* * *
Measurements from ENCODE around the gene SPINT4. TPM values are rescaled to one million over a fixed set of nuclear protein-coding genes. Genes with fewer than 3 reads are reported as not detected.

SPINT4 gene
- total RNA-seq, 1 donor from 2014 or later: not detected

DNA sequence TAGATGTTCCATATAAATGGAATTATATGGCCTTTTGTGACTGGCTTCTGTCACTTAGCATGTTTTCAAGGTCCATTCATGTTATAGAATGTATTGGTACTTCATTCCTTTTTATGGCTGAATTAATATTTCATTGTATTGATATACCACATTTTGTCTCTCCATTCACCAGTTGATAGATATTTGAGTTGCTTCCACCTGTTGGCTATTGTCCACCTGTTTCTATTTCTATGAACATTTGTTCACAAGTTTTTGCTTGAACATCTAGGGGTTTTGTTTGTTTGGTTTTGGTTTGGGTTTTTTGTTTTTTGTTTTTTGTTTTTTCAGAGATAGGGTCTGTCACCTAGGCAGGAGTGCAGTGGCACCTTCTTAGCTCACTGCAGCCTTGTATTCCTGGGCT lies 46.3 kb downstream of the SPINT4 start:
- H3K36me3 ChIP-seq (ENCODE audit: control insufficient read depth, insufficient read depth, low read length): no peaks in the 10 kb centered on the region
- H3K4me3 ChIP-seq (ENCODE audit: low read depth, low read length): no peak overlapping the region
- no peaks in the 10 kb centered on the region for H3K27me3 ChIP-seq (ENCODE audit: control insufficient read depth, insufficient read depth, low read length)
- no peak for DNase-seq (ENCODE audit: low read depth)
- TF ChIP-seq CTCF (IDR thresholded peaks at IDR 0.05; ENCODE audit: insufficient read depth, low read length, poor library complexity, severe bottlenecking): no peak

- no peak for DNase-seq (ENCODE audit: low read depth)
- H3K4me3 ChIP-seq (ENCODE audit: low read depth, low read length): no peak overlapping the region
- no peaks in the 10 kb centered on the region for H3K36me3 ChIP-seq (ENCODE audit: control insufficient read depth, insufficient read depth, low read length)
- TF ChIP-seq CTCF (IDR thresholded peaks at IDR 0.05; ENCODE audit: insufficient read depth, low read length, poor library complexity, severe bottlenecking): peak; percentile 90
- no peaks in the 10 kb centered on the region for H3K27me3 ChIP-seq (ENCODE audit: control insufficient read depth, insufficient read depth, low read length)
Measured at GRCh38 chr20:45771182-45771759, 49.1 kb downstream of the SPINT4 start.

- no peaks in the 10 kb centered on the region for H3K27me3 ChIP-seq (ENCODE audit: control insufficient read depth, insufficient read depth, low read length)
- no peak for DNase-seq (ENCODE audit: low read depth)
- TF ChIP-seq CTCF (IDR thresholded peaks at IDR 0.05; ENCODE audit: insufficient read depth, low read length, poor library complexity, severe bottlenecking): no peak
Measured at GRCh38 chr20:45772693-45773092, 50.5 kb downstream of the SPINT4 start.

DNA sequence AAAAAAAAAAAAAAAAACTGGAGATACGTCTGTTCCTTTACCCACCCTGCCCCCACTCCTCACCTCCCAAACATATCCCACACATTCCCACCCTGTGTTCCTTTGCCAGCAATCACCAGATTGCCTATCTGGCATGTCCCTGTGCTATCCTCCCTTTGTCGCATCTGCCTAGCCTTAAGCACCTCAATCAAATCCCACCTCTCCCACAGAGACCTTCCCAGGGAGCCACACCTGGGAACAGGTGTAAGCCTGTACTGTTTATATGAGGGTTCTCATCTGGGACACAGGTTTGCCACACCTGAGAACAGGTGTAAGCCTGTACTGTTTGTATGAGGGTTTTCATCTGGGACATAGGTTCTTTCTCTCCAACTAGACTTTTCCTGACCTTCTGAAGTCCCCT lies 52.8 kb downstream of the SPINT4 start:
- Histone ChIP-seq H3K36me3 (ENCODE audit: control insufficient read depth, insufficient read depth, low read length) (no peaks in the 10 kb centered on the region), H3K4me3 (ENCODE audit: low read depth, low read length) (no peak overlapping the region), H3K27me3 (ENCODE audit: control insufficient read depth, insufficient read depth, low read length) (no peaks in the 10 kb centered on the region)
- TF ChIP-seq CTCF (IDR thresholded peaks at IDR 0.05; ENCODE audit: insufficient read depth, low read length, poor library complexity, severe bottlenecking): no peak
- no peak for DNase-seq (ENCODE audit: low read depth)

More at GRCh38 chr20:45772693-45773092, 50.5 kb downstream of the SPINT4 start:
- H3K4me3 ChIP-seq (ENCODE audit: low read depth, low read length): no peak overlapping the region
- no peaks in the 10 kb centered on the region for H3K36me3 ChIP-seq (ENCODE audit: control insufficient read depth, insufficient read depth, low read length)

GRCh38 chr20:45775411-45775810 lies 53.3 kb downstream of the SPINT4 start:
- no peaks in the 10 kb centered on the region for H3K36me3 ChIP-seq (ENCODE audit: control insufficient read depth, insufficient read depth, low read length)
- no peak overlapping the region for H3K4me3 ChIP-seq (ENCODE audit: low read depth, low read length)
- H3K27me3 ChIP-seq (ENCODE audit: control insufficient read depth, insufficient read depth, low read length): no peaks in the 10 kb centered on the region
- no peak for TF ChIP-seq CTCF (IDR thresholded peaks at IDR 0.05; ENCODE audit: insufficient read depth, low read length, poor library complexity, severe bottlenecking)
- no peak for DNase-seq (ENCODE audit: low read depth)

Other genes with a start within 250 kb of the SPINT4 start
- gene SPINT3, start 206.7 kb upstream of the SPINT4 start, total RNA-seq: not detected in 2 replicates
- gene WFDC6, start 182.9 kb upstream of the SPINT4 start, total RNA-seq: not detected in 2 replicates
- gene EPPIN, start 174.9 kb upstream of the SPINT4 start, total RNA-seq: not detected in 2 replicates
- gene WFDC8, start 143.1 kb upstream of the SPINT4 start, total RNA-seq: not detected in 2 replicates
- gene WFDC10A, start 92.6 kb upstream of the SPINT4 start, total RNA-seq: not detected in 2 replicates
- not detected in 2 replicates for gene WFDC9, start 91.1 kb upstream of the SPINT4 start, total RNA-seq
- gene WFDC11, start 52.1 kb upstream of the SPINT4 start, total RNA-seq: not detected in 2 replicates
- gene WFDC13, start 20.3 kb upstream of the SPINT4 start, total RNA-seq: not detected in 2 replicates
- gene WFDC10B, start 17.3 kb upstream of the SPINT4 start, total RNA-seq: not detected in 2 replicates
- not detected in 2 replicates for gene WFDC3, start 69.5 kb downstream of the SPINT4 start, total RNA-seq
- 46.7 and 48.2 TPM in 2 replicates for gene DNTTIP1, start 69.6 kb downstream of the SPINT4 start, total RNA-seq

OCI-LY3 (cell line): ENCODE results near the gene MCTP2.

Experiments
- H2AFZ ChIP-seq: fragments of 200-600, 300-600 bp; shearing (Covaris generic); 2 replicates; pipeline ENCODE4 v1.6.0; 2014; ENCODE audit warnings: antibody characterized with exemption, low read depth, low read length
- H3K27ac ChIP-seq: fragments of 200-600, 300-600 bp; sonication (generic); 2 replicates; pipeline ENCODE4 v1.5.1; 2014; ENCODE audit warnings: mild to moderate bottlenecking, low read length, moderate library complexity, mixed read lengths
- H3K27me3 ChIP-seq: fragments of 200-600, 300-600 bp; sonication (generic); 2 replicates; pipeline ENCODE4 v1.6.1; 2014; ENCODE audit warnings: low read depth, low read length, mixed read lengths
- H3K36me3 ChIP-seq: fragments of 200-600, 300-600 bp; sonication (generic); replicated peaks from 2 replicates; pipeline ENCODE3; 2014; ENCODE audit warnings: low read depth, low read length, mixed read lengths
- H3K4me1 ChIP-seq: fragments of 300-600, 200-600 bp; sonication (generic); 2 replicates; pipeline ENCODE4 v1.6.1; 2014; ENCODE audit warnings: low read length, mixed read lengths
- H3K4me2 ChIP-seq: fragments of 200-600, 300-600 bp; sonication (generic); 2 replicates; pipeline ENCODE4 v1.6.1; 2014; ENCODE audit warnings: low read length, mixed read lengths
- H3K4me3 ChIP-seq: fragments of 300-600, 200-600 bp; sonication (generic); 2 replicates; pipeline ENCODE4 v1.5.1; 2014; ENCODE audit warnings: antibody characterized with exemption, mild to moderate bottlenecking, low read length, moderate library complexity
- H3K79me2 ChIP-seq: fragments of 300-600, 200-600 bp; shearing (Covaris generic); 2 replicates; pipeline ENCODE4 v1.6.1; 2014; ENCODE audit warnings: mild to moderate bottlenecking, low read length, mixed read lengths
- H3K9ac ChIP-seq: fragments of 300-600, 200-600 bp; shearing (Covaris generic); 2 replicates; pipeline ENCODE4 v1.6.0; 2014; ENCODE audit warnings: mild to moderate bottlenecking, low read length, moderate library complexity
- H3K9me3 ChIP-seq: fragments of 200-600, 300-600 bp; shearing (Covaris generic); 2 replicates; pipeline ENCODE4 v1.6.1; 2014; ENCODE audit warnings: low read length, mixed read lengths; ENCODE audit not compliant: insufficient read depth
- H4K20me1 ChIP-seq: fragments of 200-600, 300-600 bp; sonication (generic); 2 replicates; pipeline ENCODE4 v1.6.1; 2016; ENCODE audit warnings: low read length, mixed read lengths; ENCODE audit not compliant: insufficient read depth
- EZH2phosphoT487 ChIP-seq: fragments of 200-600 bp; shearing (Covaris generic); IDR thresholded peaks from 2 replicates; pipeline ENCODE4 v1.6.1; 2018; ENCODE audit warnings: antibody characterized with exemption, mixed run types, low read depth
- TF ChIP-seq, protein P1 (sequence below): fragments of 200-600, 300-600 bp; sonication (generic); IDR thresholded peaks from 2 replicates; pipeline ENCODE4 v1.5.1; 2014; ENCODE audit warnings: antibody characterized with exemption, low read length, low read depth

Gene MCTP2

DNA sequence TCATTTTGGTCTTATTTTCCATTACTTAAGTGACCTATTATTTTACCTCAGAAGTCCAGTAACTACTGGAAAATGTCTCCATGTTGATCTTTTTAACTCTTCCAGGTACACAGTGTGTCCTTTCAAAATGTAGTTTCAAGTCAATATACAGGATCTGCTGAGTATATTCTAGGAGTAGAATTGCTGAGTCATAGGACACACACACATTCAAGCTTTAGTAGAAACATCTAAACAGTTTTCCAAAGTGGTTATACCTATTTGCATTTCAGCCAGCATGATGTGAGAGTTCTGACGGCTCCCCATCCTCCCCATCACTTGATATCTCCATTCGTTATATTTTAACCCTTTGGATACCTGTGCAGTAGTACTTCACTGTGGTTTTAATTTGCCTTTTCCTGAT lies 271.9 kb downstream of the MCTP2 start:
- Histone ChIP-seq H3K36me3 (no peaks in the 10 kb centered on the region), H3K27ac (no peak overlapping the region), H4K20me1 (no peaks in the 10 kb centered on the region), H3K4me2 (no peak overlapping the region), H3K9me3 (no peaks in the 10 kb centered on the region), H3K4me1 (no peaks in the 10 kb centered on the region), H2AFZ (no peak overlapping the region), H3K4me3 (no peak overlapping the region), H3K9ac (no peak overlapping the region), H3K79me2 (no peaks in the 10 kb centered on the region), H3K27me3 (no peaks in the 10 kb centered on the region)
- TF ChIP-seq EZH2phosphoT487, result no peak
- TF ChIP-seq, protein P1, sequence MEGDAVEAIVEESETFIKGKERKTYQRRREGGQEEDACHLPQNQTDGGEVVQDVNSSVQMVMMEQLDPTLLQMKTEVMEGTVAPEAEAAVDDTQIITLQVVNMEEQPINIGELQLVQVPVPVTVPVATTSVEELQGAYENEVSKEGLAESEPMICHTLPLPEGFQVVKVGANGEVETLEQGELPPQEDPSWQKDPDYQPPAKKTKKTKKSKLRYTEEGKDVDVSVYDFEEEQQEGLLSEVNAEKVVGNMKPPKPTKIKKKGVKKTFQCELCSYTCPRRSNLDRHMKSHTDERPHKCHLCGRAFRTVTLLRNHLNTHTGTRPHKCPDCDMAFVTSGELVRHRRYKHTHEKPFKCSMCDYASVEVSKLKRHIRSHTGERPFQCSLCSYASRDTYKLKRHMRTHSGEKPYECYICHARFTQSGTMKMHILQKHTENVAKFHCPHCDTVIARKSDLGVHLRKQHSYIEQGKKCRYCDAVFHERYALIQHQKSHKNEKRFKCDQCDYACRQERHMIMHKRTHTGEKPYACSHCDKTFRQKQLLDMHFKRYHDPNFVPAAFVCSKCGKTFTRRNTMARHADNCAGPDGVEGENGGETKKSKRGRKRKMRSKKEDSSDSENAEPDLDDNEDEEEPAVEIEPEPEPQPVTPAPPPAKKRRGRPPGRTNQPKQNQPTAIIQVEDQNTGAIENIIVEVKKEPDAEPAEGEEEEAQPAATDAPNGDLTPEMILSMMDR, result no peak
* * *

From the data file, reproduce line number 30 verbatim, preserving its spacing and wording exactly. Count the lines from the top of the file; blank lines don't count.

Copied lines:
- H3K27me3 ChIP-seq (ENCODE audit: control insufficient read depth, insufficient read depth, low read length): no peaks in the 10 kb centered on the region